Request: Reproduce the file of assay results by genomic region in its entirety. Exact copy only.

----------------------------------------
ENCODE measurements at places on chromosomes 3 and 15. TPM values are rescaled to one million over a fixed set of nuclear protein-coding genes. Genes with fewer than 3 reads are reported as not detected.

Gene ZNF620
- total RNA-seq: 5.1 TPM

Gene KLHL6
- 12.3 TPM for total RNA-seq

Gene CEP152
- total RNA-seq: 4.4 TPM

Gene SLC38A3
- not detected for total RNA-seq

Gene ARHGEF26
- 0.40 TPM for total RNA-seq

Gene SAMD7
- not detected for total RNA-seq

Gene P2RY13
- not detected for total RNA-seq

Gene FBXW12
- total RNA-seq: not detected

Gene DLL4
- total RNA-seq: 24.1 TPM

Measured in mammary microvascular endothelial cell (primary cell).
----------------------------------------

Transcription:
ENCODE measurements at places on chromosomes 3 and 15. TPM values are rescaled to one million over a fixed set of nuclear protein-coding genes. Genes with fewer than 3 reads are reported as not detected.

Gene ZNF620
- total RNA-seq: 5.1 TPM

Gene KLHL6
- 12.3 TPM for total RNA-seq

Gene CEP152
- total RNA-seq: 4.4 TPM

Gene SLC38A3
- not detected for total RNA-seq

Gene ARHGEF26
- 0.40 TPM for total RNA-seq

Gene SAMD7
- not detected for total RNA-seq

Gene P2RY13
- not detected for total RNA-seq

Gene FBXW12
- total RNA-seq: not detected

Gene DLL4
- total RNA-seq: 24.1 TPM

Measured in mammary microvascular endothelial cell (primary cell).